Pruning For Fun

Pruning Form For Fun

Notes From the Gardener

large-gothic-farmer-with-pitchfork

December

Say the word "pruning" and most gardeners conjure up images of shaping arborvitae hedges with electric clippers. Or perhaps they envision trimming an apple tree.

I look at "pruning" as an art form that not only helps the environment of your garden, but creates a beautiful landscape at the same time. They don't call me "Richard Scissor-Hands" for nothin'!

Here at the farm I have been pruning the native trees and shrubbery for many years. I particularly enjoy working with hemlock and beech trees, as their fast growth habit makes for a quicker result visually.

Creating shapes from native trees takes time and patience but the rewards are many. For the organic gardener, the attraction these plantings have for songbirds is a primary benefit. Not only are you creating cover and nesting sites to attract these lovely birds, they in turn thank you by eating a lot of harmful insects and giving free concerts!

Another benefit of pruning is what I term the "winter garden" that is created. As the bleak landscape of the long winter season here unfolds, you start to see the defined shapes of the pruned trees. Instead of flowers and foliage to gaze at, you have a "garden of form" to attract the eye.

Pruning is not difficult, but it is time consuming. You must look at the long picture. It can take several years to define your native "topiary" into a form that is appealing.

Native hemlock trees are perhaps the easiest to form. They are very tolerant of pruning and branch and fill out rapidly. I have experimented with young trees and old here at the farm, with very different results. By topping a more mature tree, then gradually shaping the lower branches, you can end up with an "umbrella" tree. The one in our front yard is a lovely place to stand under and gaze at the summer garden - you don't get wet if it's raining and it's thick shade is a cool place to retreat to on a hot day.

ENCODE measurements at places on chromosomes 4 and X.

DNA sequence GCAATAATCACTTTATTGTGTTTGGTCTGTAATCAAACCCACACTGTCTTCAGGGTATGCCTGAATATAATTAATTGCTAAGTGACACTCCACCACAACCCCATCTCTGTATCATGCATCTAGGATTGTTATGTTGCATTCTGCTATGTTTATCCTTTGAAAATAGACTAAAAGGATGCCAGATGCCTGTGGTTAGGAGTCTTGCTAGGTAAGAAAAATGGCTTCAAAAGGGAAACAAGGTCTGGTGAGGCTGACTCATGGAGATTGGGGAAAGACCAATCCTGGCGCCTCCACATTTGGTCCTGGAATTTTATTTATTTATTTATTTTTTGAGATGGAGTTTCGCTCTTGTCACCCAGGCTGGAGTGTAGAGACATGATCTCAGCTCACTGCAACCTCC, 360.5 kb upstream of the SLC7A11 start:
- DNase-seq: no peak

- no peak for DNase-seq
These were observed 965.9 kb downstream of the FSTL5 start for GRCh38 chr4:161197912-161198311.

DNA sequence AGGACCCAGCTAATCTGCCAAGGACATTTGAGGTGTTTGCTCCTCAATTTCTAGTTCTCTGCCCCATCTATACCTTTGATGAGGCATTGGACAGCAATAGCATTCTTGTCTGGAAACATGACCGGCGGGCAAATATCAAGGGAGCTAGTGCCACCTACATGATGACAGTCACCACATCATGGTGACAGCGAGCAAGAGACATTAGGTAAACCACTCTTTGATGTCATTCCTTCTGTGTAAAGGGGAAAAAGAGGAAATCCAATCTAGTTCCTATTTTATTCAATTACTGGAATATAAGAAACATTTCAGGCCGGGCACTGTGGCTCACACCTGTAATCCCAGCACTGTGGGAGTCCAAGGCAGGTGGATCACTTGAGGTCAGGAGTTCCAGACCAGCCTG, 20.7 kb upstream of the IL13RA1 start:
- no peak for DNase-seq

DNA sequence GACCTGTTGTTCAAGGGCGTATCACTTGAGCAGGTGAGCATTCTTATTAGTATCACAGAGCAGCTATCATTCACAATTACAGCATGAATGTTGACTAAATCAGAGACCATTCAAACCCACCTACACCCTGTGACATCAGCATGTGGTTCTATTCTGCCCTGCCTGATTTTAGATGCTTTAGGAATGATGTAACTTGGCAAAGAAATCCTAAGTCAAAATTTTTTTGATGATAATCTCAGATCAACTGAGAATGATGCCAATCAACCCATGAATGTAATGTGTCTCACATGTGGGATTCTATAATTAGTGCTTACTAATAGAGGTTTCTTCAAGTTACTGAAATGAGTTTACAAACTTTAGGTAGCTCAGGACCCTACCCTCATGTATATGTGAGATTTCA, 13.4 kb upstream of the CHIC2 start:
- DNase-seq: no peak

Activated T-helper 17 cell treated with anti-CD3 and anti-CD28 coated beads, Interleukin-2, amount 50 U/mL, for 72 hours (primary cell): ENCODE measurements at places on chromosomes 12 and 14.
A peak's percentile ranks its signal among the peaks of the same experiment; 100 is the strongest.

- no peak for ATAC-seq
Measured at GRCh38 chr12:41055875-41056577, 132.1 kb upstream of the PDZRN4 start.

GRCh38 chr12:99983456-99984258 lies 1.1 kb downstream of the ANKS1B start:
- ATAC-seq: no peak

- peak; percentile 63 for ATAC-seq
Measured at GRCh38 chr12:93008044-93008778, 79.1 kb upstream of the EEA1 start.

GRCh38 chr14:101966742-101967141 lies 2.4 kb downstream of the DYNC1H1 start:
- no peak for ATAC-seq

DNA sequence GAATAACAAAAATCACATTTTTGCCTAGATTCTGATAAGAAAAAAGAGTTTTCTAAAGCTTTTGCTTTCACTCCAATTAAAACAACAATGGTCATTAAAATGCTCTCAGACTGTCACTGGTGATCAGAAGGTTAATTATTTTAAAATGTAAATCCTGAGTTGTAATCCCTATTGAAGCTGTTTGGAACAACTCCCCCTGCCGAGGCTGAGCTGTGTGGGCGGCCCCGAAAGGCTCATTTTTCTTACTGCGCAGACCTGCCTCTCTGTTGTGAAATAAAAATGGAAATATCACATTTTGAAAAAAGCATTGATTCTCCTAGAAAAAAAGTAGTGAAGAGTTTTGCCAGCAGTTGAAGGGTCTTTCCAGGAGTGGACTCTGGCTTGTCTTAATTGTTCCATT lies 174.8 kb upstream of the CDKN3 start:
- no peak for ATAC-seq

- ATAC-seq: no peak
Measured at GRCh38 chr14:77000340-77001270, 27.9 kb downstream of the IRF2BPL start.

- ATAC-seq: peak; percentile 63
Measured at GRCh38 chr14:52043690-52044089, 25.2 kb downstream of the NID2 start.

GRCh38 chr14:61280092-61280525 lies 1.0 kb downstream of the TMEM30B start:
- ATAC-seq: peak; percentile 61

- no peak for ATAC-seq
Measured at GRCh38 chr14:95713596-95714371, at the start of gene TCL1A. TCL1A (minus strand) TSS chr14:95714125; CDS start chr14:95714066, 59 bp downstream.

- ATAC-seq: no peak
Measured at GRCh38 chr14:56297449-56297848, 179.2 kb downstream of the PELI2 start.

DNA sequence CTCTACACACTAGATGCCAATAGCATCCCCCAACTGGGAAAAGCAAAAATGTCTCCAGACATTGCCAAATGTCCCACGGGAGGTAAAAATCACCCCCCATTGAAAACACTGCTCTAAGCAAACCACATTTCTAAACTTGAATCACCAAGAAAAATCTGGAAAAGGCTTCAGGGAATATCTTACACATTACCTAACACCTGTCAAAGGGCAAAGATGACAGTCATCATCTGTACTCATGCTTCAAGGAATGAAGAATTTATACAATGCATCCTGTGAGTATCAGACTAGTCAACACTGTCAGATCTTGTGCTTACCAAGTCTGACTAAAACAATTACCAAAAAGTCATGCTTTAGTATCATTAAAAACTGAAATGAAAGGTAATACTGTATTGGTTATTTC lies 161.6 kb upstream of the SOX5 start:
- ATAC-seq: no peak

Penny often chuckles at our "Dr. Seuss" tree in the far garden. I created it from a moderate sized hemlock by removing the top and several of the lower branches. I then trimmed all the foliage from the center, leaving "tufts" of foliage at the ends of the branches. Over time and with a bit of trimming, the "tufts" have filled out and created an oriental look that is very startling in winter. Young hemlocks are easily pruned into hedges or shaped gradually into more whimsical forms.

The native beech and oak trees are also easily pruned. Where a larger tree has been removed I simply allow the "suckers" to grow from the old roots. These in turn can be shaped into unique forms by gradually removing unwanted growth and some attentive topping and trimming. This young growth can also be attractively twisted or braided together (do this while the leaves are off) to create unusual trunks over time.

The beech trees hold their leaves into the winter and give a touch of relief to a drab landscape.

A good strong pair of pruning shears is a must for this project, as well as lopping shears (for heavier growth) and an over-head saw is very helpful to reach higher limbs as time progresses. Plan to spend time on this project. I like to wander in the fall garden, shears in hand and take a good look at the forms. Think about what you would like to do with this plant. Envision what it will look like five years from now. Then start to trim, just as you would a house-plant, cutting back to signs of new growth to create branching or removing branches that "cross" to promote the health of the shrub.

Have patience. Plan ahead. Take the time to stand back and view the tree. Work with what nature gives you, rather than forcing a form. The rewards are not immediate on this type of project, but I promise that you will enjoy your native shrubs for many years to come.

Happy Pruning!

 

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